Explore professional views of changes to gastroenterology service organisation and delivery and barriers and facilitators impacting on change. The work was undertaken as part of an evaluation in endoscopy service provision catalysed by the Modernising Endoscopy Services Programme of the Modernisation Agency.
Focus groups followed by analysis and group-working activities identifying key themes.
English and Welsh secondary care gastroenterology units.
20 professionals working in gastroenterology in England and Wales. Medical, surgical and nursing specialists including endoscopy nurses. Opportunistic sampling to include senior people in leadership and management roles who were directly involved in service modernisation, excluding those involved in the Modernisation Endoscopy Services Programme.
Four 1.5 h focus groups took place in 2007. Summative and thematic analyses captured essential aspects of text and achieved consensus on key themes. 4 themes were revealed: ‘loss of personal autonomy and erosion of professionalism’, ‘lack of senior management understanding’, ‘barriers and facilitators to change’ and ‘differences between English and Welsh units’. Themes indicated that low staff morale, lack of funding and senior management support were barriers to effective change. Limitations to the study include the disproportionately low number of focus group attendees from English units and the time delay in reporting these findings.
Despite ambitions to implement change, ineffective management support continued to hamper modernisation of service organisation and delivery. While the National Health Service Modernisation Agency Modernising Endoscopy Services Programme acted as a catalyst for change, affecting the way staff work, communicate and think, it was not effective in heralding change itself. However, gastroenterologists were keen to consider the potential for change and future service modernisation. The methodological framework of innovative qualitative enquiry offers comprehensive and rigorous enhancement of quantitative studies, including randomised trials, when a mixed methods approach is needed.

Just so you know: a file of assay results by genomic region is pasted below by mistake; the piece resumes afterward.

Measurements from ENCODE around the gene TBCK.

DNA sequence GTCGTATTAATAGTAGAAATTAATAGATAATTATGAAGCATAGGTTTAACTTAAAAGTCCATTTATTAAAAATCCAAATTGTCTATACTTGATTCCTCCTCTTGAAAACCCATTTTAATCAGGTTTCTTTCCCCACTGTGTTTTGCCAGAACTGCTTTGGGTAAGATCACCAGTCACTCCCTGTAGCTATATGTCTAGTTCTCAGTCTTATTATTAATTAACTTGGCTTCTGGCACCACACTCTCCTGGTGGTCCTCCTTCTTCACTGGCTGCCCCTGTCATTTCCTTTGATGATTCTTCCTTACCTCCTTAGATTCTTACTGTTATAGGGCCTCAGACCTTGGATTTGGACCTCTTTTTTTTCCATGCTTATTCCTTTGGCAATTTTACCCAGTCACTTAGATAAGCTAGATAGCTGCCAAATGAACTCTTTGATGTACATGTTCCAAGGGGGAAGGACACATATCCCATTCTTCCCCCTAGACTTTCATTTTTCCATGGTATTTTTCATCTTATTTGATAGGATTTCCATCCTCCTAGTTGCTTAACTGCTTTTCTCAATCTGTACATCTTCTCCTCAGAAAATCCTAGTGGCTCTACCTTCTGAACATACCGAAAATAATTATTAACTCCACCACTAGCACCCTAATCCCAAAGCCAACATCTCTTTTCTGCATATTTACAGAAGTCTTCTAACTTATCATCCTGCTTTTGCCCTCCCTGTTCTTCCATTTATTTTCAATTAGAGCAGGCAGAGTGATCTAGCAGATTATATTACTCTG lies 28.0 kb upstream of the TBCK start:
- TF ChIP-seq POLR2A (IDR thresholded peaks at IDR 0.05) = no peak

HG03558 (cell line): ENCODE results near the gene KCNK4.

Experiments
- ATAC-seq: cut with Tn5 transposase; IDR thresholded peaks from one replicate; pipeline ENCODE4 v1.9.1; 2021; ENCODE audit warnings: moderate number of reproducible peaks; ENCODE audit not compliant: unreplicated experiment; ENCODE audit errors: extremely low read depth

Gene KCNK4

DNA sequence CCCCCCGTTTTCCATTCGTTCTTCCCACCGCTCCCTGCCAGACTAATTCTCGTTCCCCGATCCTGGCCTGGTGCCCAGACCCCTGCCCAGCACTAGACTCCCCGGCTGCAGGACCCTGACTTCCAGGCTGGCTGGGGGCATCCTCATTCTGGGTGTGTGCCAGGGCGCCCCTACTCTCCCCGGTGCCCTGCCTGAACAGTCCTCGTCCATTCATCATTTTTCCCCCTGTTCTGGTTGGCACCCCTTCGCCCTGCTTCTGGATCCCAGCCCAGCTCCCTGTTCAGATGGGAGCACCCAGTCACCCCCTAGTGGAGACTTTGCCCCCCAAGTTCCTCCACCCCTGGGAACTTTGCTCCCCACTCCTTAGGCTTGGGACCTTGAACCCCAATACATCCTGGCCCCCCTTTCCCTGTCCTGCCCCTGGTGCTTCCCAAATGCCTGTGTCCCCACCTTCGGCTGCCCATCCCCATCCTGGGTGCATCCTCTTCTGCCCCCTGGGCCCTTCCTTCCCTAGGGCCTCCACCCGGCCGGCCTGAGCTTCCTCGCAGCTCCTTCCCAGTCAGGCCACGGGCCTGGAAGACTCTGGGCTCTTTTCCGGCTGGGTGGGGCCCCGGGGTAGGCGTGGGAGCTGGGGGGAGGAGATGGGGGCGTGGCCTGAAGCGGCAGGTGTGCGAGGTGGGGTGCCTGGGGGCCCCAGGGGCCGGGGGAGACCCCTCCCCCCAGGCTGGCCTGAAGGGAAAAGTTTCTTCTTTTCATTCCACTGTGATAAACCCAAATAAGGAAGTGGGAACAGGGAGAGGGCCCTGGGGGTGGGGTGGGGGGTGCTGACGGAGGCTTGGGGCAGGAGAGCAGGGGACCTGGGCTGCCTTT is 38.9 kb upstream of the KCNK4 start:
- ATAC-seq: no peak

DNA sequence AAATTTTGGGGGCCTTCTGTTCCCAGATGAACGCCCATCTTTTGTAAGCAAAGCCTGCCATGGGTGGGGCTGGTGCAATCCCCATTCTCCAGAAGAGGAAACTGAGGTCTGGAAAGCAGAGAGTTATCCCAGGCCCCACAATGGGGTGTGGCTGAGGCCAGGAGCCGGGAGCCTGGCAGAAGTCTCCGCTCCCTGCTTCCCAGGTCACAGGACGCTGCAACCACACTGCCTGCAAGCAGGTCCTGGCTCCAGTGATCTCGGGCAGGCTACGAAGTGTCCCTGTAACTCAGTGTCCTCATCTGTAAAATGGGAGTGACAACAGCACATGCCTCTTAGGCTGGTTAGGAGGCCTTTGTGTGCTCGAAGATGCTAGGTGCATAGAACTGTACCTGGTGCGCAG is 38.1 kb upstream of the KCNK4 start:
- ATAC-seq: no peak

Examine the opinions of gastroenterologists and endoscopy nurses regarding the effects of change on service organisation and delivery.
Establish views regarding the impact of change on professional practice and self-identity.
Describe barriers and facilitators to change in gastroenterological endoscopy services and across units in England and Wales to explore differences.
GI consultants, surgeons and endoscopy nurses described barriers to change and service modernisation resulting largely from lack-lustre senior management support, inadequate funding and low staff morale.
The Modernising Endoscopy Services Programme raised the profile of change but was not effective in catalysing change itself. Nevertheless, participants saw real potential in overcoming barriers to change in order to promote future service modernisation.
The methodological framework of innovative qualitative enquiry used in this study offers the opportunity for comprehensive and rigorous enhancement of quantitative studies, including randomised trials, when a mixed methods approach is needed.
Strengths and limitations of this study
The study took place in 2007 but the findings offer a unique historical perspective on professional views at that time.
This was a time when further efforts to promote modernisation of endoscopy services in England, through quality monitoring and accreditation of units was starting.
The number of people participating in focus groups was small; however, the qualitative study was looking for depth rather than breadth of data disclosure.
Participants covered a wide range of medical, surgical and nursing professions working in gastroenterology, and there is no reason to believe their views are not reliable and applicable to the wider gastroenterology professional population.